The Collins Dictionary named “fake news” as its Word of the Year for 2017, and AI has just made it a lot more believable. The Montreal Institute for Learning Algorithms (MILA) recently launched ObamaNet — a photo-realistic lip-sync neural network that can make anyone appear to be saying anything.
ObamaNet is composed of three trainable neural modules: a text-to-speech network based on Char2Wav; a time-delayed LSTM to generate mouth-keypoints synced to the audio; and to generate the video frames conditioned on the key points, a network based on Pix2Pix — which is emerging as a good general-purpose solution for image-to-image translation problems.
Using generative networks for images and videos is nothing new, while decades of work have been put into speech synthesis. ObamaNet combines the attributes of both. According to MILA researchers, their system “can be trained on any set of close shot videos of a person speaking, along with the corresponding transcript. The result is a system that generates speech from an arbitrary text and modifies according to the mouth area of one existing video so that it looks natural and realistic.”
MILA researchers explain that they chose the former US President because “his videos are commonly used to benchmark lip-sync methods.” There is also more online video data available for public figures such as Obama. For the project, MILA extracted 17 hours of footage from Obama’s 300 weekly presidential addresses.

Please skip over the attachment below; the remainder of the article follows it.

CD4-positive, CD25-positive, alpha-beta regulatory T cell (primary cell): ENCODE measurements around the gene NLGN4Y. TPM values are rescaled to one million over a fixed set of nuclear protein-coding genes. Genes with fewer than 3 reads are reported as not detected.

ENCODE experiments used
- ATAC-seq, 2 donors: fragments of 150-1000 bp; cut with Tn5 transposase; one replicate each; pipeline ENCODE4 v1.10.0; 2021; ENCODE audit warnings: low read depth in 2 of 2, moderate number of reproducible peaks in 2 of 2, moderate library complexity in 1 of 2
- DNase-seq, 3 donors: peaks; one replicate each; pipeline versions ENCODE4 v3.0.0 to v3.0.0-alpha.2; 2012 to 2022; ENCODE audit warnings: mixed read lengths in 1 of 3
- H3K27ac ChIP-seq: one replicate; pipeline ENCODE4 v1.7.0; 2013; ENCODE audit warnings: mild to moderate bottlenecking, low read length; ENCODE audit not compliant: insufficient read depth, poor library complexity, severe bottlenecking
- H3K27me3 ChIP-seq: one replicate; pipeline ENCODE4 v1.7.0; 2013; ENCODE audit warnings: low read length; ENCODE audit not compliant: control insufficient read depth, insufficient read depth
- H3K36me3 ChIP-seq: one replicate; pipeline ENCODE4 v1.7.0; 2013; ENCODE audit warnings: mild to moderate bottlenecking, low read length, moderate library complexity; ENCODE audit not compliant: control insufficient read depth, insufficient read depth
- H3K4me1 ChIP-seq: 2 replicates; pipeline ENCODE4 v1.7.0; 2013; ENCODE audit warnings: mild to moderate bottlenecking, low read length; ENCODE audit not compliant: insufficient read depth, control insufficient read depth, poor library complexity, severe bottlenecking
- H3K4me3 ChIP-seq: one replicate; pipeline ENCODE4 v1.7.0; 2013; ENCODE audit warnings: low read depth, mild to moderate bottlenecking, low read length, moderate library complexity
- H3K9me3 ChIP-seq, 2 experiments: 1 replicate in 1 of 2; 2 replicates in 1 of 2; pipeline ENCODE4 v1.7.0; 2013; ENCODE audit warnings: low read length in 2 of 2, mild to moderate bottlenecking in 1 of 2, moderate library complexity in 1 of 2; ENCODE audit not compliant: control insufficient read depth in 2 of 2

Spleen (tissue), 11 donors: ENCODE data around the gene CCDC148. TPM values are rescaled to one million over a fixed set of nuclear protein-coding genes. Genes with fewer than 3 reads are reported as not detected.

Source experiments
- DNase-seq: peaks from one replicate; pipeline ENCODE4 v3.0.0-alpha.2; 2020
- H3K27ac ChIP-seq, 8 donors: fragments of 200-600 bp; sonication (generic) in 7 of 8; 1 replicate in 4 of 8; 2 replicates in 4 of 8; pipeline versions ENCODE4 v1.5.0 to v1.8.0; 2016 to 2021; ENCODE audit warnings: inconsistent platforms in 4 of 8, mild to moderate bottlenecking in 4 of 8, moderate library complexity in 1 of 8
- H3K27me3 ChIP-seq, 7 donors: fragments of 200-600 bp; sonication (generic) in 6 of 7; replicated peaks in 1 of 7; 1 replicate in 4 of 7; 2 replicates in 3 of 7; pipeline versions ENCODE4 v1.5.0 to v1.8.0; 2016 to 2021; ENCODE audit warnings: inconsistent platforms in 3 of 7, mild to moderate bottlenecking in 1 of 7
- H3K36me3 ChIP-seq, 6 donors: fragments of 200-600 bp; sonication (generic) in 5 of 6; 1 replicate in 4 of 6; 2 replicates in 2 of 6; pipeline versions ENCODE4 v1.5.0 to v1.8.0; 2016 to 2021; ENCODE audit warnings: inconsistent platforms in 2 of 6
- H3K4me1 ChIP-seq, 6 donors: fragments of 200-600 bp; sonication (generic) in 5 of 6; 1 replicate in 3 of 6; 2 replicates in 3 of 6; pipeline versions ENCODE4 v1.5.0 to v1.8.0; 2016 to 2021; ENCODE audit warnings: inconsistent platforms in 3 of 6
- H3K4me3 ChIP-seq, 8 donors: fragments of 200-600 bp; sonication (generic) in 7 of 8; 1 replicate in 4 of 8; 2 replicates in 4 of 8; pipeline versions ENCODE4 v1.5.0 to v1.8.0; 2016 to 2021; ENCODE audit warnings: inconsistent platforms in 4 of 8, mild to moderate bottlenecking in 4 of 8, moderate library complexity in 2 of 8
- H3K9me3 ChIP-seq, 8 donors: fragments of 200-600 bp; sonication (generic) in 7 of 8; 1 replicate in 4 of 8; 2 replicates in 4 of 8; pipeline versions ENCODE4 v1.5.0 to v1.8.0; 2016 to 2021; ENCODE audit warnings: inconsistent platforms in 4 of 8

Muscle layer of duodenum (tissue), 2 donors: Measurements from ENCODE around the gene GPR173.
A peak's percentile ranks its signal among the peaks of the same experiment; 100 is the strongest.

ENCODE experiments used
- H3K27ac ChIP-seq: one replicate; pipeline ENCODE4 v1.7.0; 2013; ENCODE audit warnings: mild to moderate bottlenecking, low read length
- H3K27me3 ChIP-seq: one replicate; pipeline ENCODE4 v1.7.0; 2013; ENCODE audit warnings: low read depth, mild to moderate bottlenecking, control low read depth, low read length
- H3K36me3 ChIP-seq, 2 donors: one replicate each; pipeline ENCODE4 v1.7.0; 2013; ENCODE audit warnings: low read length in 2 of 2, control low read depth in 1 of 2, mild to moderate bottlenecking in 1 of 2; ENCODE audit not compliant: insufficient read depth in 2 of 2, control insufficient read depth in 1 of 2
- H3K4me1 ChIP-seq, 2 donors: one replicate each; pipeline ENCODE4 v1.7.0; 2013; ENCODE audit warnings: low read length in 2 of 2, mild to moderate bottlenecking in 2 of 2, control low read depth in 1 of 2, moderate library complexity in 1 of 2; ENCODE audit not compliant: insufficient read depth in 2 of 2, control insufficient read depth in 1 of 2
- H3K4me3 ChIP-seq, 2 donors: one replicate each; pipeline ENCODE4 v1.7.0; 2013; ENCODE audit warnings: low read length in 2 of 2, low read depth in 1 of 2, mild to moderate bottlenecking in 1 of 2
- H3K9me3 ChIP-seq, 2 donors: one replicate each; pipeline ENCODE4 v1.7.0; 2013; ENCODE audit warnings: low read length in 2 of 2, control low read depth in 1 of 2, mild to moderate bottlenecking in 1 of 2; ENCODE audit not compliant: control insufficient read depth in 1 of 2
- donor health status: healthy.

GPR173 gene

The concept of Obama as a benchmark is rooted in the paper Synthesizing Obama: Learning Lip Sync from Audio, published in July 2017 by Supasorn Suwajanakorn from the University of Washington’s Graphics and Imaging Laboratory (GRAIL). When Suwajanakorn uploaded his results to YouTube, the videos quickly attracted over 750,000 views
GRAIL’s synthesized Obama video stirred up quite a discussion online. The model worked so well that many YouTube viewers were frightened, one warning “I see the first episode of Black Mirror has begun.” Others welcomed the videos: “It’s better that the public is aware of such technology than being oblivious. If we were ignorant we would believe things without thinking it was tampered.”
The Guardian described the project as “the future of fake news. We’ve long been told not to believe everything we read, but soon we’ll have to question everything we see and hear as well.”
MILA says their model differs from the GRAIL project because instead of a traditional computer vision model, it uses a neural network topped with a text-to-speech synthesizer. The lab created ObamaNet in conjunction with Lyrebird.ai, whose beta voice synthesis product allows users to generate text-to-speech files in their own “digital voice” after providing just one minute of sample speech.
While applications are still limited, projects like Synthesizing Obama and ObamaNet provide a glimpse of future possibilities for the tech, including the chilling prospect of just how just realistic fake news may become.
Journalist: Meghan Han | Editor: Michael Sarazen